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View Full Version : What does this CSS code mean



zedan85
08-11-2011, 12:06 AM
Hi i am being confused with this css code which i came across

ul.errorlist { background-color: blue;............;}
.errorlist li {background-color: red;...;}

I get the first line which means that errorlist is the classname and ul is the tag
so in order to use those properties i would so something like this
<ul class="errorlist">This will have a background blue colour </ul>

What i dont understand is the second statement
.errorlist li {background-color: red;...;}

What does that mean it doesnt have a tag in front of it and its just a .classname ? how would you go about using its properties ??? Any explaination would be appreciated...

alykins
08-11-2011, 12:32 AM
it means that any li that is a child of class="errorlist" will have a red bg applied to it... not only ul's , but ol's as well

VIPStephan
08-11-2011, 01:00 AM
A class (or ID) selector without element name/selector in front is basically just saying “look for any element with that class/ID and style it accordingly”. Writing .errorlist {…} is actually the same as writing *.errorlist {…}; the asterisk is a generic selector that adresses all elements.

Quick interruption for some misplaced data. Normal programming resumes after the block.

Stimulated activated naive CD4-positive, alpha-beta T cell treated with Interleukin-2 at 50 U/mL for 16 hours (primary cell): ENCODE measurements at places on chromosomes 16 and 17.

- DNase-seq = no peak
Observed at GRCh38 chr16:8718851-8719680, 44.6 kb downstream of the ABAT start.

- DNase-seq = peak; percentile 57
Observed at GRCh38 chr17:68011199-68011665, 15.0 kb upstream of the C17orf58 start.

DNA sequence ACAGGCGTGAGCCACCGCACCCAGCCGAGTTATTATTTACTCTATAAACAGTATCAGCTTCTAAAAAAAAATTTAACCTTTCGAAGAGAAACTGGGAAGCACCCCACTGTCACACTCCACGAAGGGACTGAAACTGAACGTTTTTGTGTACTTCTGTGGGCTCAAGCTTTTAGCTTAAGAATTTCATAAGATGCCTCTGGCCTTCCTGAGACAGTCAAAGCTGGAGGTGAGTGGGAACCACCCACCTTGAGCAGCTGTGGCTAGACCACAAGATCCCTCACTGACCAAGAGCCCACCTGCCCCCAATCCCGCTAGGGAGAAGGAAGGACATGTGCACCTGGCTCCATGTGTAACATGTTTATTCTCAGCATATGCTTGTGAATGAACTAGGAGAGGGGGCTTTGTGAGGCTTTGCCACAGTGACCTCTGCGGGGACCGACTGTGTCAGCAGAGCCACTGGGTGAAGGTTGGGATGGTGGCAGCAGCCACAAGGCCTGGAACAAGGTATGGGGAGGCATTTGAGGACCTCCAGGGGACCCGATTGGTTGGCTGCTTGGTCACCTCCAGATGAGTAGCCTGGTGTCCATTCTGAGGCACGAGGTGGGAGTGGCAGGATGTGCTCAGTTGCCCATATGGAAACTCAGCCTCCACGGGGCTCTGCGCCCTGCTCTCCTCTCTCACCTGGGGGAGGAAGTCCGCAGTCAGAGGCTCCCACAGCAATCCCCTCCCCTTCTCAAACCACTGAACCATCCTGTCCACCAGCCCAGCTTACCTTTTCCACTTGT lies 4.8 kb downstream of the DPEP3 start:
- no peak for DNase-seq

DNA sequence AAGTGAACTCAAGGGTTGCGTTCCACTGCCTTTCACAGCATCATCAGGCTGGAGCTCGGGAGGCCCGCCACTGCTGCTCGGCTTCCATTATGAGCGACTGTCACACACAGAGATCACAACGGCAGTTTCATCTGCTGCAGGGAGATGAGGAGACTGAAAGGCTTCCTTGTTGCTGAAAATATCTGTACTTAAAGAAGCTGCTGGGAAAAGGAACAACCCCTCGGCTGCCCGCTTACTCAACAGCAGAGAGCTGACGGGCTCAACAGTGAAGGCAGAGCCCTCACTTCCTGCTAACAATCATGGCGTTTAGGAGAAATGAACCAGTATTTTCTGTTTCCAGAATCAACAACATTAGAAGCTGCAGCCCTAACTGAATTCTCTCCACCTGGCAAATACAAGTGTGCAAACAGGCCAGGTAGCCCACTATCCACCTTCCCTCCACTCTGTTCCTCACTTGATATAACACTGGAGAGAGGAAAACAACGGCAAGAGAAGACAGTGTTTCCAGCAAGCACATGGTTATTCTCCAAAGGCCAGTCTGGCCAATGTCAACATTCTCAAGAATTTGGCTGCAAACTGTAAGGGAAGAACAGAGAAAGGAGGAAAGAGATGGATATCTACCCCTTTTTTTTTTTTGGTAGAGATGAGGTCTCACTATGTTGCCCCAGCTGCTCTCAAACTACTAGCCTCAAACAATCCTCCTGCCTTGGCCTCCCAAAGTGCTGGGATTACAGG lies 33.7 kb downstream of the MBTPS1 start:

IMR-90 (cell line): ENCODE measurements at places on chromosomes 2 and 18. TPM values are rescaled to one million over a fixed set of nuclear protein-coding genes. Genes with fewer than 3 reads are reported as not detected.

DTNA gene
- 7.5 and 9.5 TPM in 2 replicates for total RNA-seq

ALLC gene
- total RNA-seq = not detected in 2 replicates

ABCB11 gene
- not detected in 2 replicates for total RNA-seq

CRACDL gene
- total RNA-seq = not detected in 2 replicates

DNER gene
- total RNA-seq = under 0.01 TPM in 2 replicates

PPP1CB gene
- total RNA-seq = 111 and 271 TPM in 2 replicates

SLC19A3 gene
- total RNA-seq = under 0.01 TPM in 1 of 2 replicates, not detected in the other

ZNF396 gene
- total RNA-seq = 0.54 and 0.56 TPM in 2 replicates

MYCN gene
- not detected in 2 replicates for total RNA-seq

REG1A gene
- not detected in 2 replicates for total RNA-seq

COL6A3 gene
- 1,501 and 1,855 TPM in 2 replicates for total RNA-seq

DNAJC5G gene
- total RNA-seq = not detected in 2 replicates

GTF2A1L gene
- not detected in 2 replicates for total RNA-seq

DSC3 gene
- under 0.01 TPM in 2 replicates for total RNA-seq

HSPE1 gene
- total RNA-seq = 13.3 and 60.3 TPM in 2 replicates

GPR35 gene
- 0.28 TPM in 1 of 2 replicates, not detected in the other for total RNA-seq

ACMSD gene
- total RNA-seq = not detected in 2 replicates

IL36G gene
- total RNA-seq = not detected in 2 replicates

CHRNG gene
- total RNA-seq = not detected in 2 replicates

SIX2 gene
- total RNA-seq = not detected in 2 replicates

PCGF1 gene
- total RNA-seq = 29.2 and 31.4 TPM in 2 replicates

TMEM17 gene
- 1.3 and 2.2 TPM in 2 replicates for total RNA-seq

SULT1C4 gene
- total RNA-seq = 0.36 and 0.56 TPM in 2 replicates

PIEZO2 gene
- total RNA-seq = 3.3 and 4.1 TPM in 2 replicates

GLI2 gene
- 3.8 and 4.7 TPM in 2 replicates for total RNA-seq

Consider this code:


.errorlist {color: blue;}
ul.errorlist {color: red;}


The first line would mean any and all elements that have a class named “errorlist” would get blue text, e. g. <div class="errorlist">, <h1 class="errorlist">, <kbd class="errorlist">, <ul class="errorlist">, etc.

Now, the second line will override the first one and apply a red color to all unordered lists that have that class but not to the other element types.

And .errorlist li {…} would apply to any and all list items (<li>) that are (direct or indirect) children of any element that has this class. This could, for example, apply to:


<div class="errorlist">
<ol>
<li>this text will be styled</li>
<li>this text will also be styled</li>
</ol>
<p>this text won’t be styled</p>
</div>

… but also to:


<ul class="errorlist">
<li>this text will be styled</li>
<li>this text will also be styled</li>
</ul>

… and theoretically even to:


<p class="errorlist">
<li>this text will be styled</li>
<li>this text will also be styled</li>
</p>

… although that is invalid code, of course.



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